At Little Heath Farm we are passionate about sustainable farming, here are some examples of how we do this.
Farming With Nature
On the farm we leave large areas uncropped around our fields where we sow these pollen and nectar mixes. This creates a safe and popular habitat for our unsung farming heroes - Bees, Butterflies and all other insects and pollinators. Creating these habitats allows them to thrive, and in turn, pollinate our crops.
These images show the Bees hard at work - can you spot them?
Soil is the biggest absorbent of Carbon Dioxide (CO2) on the planet! Healthy soil absorbs CO2 which helps our crops to grow. Not only this, but removing CO2 from the atmosphere is great for the environment.
So, ensuring our soil is healthy underpins much of what we do. Here's how we look after our soil.
By growing different crops across seasons in the same fields, nutrients are returned to the soil without synthetic inputs, biodiversity is promoted on the farm and soil health is improved.
Between our main annual crops, we have windows to sow cover crops such as Kale and Turnips which feeds our cows and sheep. We also plant crops like Mustard (as pictured left). This manages nitrogen levels, reduces soil erosion, naturally controls weed growth and reduces soil compaction, which in turn keeps the soil fertile, feeding the next crop.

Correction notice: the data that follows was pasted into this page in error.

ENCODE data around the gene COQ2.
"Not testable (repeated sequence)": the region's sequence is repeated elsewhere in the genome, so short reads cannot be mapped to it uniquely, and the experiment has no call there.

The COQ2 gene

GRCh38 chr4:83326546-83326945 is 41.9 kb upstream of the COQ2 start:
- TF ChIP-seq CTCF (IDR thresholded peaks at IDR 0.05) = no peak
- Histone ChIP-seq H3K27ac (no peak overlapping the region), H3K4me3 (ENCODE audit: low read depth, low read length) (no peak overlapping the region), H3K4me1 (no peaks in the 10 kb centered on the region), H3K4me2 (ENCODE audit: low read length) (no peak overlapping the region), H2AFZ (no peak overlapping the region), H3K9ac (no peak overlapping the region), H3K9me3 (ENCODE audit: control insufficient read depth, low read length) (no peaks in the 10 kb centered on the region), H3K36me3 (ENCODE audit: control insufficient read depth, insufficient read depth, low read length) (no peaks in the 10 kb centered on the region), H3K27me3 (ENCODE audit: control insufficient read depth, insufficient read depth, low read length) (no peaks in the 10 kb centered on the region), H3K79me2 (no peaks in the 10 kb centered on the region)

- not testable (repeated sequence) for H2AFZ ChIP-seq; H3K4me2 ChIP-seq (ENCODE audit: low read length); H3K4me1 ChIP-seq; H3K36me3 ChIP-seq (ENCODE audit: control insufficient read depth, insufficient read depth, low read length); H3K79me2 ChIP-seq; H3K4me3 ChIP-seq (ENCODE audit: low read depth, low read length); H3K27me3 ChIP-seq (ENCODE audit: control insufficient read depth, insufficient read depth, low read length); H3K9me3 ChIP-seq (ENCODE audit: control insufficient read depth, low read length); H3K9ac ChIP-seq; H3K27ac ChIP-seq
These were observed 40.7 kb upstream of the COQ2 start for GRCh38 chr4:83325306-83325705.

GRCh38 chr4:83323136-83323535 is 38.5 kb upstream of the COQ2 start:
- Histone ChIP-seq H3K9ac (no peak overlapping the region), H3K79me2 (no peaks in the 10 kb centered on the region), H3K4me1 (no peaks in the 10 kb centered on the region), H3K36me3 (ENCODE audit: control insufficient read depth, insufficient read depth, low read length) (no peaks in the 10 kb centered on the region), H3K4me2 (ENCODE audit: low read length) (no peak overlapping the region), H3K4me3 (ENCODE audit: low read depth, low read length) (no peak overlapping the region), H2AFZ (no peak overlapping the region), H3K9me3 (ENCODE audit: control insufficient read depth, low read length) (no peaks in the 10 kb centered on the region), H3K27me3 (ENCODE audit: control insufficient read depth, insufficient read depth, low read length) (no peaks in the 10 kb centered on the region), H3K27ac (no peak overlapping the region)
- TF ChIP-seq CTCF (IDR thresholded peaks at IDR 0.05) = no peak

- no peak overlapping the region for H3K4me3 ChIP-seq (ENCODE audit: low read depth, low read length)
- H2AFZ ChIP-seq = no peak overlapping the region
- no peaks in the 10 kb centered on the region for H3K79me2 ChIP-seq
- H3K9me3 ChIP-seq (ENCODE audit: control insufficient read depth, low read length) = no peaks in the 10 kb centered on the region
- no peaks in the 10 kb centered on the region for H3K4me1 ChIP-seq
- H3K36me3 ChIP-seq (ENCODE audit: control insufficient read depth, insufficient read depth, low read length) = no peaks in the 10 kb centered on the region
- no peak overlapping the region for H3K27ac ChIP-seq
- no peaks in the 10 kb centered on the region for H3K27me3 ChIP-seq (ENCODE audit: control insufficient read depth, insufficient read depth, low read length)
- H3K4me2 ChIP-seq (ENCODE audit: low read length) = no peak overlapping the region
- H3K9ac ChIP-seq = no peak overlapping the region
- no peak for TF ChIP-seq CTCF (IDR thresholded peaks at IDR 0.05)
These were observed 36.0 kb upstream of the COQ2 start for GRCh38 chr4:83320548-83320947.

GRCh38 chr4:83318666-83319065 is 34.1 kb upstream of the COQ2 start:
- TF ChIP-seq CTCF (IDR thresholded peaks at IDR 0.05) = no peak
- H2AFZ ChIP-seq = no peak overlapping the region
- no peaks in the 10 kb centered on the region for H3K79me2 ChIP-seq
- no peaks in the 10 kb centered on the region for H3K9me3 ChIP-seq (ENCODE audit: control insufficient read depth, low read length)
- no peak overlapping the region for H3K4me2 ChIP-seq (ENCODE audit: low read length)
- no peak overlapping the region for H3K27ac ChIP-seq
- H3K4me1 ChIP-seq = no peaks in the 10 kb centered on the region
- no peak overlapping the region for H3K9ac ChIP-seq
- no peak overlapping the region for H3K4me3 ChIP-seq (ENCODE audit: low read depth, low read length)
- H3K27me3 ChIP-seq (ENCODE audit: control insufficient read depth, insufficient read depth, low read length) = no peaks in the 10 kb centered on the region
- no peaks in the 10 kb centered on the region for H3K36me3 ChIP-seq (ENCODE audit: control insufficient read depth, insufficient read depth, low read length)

This minimises soil disturbance, by only loosening soil where the seed is going to be planted. Other benefits are the existing root structures left by the previous crop remain in place. This allows the soil to absorb more moisture, worms and insects space to move and the next crops roots to grow freely.
This is a traditional farming method which means our cows and calves are moved onto fresh herb rich grass every few days and do not return to the same area for about 45 days. The idea is the cows eat about 50% of the grass in each area, trample about 25% into the soil, creating organic matter which feeds the grass. And leave about 25% of the grass, providing cover for bird and insects all year round. This allows the soil to have a greater recovery period, allowing root systems to thrive and benefitting subsequent crops.